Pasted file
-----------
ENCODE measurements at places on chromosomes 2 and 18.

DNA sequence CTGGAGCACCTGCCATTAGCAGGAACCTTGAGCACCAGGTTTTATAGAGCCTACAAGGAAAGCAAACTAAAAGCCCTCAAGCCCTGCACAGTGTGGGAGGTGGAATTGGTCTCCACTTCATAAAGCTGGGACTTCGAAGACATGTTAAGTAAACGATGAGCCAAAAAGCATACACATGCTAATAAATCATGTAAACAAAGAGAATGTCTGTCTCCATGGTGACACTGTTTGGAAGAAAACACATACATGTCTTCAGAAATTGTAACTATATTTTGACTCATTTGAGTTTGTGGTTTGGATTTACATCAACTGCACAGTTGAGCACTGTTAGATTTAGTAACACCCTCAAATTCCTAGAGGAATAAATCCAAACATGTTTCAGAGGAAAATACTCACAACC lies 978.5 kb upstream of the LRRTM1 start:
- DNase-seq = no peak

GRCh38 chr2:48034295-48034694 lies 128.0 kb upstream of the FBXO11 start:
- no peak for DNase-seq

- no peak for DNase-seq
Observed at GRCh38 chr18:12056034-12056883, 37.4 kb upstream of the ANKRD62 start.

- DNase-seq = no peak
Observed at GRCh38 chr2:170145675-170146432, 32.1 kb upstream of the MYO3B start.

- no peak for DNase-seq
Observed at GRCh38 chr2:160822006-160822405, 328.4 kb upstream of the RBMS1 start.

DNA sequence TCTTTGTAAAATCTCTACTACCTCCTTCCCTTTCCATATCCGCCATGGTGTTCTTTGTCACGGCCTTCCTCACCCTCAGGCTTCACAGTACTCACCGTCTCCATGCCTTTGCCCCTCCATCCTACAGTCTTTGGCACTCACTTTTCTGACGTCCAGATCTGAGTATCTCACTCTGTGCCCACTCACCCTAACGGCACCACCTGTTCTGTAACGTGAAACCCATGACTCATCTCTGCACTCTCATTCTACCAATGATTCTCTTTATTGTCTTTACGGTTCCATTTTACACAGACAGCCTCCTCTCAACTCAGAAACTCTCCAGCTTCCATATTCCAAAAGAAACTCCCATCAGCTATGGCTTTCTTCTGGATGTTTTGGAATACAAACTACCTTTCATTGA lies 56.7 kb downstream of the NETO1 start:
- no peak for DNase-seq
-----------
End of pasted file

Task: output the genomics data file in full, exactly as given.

ENCODE measurements at places on chromosomes 2 and 18.

DNA sequence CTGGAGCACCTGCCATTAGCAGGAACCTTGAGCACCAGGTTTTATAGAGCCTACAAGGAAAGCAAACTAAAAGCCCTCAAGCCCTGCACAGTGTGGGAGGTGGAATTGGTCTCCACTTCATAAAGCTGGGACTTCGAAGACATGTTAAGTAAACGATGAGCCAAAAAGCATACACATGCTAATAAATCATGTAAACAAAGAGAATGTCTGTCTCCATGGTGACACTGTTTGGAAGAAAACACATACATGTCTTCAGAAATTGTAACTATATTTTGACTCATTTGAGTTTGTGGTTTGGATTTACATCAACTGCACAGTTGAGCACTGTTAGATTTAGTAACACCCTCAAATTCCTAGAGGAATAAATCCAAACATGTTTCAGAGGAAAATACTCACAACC lies 978.5 kb upstream of the LRRTM1 start:
- DNase-seq = no peak

GRCh38 chr2:48034295-48034694 lies 128.0 kb upstream of the FBXO11 start:
- no peak for DNase-seq

- no peak for DNase-seq
Observed at GRCh38 chr18:12056034-12056883, 37.4 kb upstream of the ANKRD62 start.

- DNase-seq = no peak
Observed at GRCh38 chr2:170145675-170146432, 32.1 kb upstream of the MYO3B start.

- no peak for DNase-seq
Observed at GRCh38 chr2:160822006-160822405, 328.4 kb upstream of the RBMS1 start.

DNA sequence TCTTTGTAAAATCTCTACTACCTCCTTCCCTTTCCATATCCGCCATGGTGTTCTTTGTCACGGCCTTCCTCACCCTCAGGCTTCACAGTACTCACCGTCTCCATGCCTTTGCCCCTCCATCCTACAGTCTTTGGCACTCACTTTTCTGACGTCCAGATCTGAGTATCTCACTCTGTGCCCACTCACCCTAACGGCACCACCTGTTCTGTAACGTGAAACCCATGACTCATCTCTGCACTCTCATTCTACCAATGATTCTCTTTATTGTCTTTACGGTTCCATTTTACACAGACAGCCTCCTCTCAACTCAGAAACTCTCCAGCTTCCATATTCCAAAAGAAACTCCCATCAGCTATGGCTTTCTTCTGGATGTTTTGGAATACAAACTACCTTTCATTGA lies 56.7 kb downstream of the NETO1 start:
- no peak for DNase-seq